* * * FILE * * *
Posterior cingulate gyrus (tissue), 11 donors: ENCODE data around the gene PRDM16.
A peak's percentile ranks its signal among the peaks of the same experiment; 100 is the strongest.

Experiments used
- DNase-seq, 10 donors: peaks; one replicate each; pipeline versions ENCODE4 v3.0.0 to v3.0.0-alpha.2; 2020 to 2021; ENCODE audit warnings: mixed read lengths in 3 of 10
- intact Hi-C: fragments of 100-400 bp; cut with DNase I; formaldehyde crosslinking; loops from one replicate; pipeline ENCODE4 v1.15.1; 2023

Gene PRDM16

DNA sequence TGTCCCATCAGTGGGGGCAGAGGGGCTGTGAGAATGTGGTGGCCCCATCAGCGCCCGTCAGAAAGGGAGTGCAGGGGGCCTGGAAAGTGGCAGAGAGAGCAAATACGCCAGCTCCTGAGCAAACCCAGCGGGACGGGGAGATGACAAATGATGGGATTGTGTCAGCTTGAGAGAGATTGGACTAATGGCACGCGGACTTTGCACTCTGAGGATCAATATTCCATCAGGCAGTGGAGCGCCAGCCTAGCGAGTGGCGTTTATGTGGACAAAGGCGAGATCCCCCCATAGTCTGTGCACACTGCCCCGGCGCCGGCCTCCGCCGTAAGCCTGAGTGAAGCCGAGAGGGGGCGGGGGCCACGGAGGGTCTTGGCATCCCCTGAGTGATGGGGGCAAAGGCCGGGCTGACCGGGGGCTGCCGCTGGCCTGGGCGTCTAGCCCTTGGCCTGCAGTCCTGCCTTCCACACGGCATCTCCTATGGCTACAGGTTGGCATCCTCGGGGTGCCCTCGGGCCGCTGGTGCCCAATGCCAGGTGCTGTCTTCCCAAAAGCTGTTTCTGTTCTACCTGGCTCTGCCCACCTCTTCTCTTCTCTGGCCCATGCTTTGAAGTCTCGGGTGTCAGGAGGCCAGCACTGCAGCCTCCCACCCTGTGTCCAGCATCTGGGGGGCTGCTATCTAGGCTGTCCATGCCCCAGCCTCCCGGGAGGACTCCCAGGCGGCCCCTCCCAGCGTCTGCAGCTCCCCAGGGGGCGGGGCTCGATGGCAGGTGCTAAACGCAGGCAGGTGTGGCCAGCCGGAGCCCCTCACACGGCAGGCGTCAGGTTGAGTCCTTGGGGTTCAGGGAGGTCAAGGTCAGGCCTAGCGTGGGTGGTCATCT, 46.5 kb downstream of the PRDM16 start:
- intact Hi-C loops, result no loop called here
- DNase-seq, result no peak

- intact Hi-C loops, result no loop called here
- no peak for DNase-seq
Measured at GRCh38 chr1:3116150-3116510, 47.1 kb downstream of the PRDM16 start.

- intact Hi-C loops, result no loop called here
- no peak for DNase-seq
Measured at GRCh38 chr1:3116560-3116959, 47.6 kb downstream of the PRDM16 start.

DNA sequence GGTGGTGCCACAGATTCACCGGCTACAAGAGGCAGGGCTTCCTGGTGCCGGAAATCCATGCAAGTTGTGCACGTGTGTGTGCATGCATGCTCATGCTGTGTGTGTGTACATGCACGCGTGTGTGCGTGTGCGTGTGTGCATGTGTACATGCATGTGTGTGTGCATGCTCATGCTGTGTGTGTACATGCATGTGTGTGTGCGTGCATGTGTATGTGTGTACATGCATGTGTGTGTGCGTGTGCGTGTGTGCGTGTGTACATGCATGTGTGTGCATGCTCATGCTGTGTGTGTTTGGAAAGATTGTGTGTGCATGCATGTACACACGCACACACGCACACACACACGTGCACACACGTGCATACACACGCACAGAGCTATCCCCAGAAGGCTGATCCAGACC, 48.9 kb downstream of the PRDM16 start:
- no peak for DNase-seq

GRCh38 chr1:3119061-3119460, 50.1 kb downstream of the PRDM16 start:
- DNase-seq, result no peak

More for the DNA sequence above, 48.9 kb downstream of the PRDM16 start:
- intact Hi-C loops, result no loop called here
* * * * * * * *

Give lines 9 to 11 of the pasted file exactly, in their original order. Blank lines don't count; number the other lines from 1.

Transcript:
- DNase-seq, result no peak

- intact Hi-C loops, result no loop called here
- no peak for DNase-seq